The Escort Passport Max operates by six recessed, top-mounted button controls, rather than raised like on the Escort Passport 9500ix and Escort Redline, which can make them more difficult to locate and operate simply by touch. There is no GPS on/off button, which eliminates disabling the function accidentally. Control buttons are backlit, easing the task of operating them at night. During alerts their backlighting flashes, a feature unique to the Escort Passport Max.
The OLED operating mode display’s font for—Auto, Auto NoX or Highway—was preset to blue, with a matching backlighting color for the control buttons. A series of seven horizontal LEDs that illuminate progressively from the center outward at 40 times per minute was displayed above the operating mode. Vehicle speed is displayed far left is, with system voltage displayed on the right. When linked to the optional Escort Live system and either an iPhone or Android smartphone, the posted speed limit also appeared. Other display color choices were: amber, red or green. The font color for speed and vehicle voltage remained white regardless of the display color choice. This was the first use of an OLED display by Escort, and though colorful, it can be difficult to read during daylight and tends to disappear when viewed through polarized sunglasses.
Plug-and-play operation through the factory-default Novice mode allows a choice of display colors, but renders all other user preferences inaccessible. The Advanced mode allows access to a broad selection of user settings. Meter mode offers bar graph options: Spec and Expert—in addition to a Simple mode. During alerts this displays a generic “Caution” at speeds below 20 mph or “Slow Down” at any speed below the user-selected Overspeed threshold.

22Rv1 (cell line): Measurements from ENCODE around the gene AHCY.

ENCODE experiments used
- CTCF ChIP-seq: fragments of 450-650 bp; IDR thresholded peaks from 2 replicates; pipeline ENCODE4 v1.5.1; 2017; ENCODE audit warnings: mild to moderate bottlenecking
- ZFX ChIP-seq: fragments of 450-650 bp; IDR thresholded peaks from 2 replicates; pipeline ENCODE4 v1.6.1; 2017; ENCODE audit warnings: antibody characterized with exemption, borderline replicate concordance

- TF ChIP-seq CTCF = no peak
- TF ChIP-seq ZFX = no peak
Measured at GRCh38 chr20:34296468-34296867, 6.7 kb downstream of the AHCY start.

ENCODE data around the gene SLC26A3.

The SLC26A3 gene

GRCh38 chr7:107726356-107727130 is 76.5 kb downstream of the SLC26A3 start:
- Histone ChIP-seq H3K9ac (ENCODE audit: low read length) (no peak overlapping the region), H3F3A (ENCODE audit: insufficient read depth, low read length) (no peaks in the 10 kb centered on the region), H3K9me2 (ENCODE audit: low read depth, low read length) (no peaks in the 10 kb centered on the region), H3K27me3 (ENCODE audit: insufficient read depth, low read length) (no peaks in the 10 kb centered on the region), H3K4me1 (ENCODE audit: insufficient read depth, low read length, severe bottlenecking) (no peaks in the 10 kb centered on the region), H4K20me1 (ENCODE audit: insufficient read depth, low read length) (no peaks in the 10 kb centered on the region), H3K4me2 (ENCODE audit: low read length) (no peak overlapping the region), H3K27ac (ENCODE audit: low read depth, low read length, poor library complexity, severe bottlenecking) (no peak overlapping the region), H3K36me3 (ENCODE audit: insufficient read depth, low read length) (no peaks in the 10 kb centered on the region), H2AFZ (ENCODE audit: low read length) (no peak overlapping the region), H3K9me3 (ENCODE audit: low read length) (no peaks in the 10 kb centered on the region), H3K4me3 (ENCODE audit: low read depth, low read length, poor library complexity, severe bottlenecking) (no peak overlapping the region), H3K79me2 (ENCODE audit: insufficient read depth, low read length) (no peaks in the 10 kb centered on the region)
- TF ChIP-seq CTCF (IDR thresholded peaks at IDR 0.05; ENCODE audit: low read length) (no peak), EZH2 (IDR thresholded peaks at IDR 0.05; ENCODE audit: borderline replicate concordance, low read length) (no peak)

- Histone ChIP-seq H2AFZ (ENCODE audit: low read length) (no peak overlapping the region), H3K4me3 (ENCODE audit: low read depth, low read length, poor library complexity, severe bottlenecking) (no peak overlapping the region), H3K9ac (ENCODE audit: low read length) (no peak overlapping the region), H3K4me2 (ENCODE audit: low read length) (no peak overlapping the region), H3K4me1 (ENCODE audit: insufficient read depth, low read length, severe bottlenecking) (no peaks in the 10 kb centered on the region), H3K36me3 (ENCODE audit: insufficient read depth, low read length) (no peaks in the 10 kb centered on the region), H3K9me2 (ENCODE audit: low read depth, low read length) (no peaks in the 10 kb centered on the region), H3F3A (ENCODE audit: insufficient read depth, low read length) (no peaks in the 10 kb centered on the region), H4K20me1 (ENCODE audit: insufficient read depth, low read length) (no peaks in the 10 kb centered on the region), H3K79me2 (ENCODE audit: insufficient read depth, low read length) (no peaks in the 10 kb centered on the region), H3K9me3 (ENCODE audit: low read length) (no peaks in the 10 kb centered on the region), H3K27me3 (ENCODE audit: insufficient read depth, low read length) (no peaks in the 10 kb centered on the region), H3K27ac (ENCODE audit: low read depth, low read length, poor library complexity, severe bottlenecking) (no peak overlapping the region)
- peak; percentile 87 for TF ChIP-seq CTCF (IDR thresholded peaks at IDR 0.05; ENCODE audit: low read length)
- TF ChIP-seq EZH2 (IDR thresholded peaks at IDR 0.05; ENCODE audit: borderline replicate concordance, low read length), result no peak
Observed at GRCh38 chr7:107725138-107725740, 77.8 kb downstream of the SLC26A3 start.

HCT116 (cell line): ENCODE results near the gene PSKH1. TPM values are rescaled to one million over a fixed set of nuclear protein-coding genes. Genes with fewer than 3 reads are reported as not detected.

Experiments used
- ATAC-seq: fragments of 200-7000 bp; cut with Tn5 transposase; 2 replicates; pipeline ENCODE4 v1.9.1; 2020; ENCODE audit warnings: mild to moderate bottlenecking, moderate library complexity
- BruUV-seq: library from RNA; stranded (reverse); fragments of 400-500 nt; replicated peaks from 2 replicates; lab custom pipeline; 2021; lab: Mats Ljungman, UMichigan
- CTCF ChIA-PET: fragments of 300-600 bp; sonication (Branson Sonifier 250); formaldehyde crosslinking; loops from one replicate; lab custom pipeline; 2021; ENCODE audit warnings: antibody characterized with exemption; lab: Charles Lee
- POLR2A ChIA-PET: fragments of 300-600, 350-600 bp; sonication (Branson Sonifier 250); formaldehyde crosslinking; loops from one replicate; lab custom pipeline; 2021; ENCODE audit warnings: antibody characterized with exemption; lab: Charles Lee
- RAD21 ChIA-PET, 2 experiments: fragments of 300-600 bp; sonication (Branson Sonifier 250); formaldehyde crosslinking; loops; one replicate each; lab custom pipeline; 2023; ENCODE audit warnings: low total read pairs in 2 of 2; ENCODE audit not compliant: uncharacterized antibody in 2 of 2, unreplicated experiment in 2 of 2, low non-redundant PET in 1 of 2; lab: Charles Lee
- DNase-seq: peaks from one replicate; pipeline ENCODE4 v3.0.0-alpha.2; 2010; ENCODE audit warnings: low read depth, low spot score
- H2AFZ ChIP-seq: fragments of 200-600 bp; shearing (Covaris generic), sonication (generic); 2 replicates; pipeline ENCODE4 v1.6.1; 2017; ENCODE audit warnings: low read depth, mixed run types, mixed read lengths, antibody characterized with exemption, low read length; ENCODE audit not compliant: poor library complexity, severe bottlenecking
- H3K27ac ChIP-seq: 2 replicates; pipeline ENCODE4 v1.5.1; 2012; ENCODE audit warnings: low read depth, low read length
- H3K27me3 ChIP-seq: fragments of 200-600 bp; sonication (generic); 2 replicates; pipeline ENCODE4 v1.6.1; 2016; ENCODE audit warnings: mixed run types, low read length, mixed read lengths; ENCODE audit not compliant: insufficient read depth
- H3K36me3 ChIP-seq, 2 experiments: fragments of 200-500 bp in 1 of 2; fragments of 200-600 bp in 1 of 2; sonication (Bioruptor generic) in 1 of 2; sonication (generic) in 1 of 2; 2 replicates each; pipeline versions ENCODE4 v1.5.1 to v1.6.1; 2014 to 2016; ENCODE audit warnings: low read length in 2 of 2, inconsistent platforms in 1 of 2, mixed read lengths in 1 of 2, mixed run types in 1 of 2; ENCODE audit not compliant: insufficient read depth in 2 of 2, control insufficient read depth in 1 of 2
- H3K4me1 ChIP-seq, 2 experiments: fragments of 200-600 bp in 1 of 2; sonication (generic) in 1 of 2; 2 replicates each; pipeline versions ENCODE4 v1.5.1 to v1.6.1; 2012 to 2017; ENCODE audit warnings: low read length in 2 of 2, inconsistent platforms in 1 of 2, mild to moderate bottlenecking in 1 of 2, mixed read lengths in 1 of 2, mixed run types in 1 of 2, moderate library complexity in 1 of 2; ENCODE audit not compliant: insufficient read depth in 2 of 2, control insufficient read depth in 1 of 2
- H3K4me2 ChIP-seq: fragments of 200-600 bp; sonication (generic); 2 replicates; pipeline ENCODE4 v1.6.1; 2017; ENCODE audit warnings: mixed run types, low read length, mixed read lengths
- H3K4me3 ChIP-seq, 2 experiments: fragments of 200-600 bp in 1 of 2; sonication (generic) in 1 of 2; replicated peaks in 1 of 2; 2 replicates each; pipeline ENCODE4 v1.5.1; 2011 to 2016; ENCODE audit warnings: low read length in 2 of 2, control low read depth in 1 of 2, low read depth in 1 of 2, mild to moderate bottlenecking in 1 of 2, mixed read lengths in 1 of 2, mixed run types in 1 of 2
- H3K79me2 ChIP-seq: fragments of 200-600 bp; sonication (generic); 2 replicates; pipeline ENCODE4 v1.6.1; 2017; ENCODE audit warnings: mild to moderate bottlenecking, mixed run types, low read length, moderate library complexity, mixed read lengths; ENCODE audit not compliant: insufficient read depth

The Escort Passport Max provided an audible information-delivery system with a choice of voice alerts or two different sets of tones. The latter includes the standard Escort tones or unique doorbell-like chimes.
A 3.5mm audio jack was provided for headphones, an external speaker or helmet headset in stereo that’s protected by a rubber plug when not in use. An adjacent mini-USB jack allowed for updates of the Defender camera database or detector firmware revisions. This camera database was proven best-in-class through an extensive test.
Standard features included: AutoLearn; AlertLock; and Speed Alert One unique feature is variable-delay automatic power shut-off, called AutoPower, which could be set at 1, 2, 4 or 8 hours, with a factory default of four hours. Speed-variable sensitivity enabled the microprocessor to reduce sensitivity at low speed, limiting most false alarms in town, while the sensitivity rose proportionally as speed increased, for maximum protection. Escort Passport Max filtered true alerts from those issued from radar guns, from unwanted false alerts, such as automatic door openers with exceptional accuracy that competitive detectors repeatedly emit false alerts for.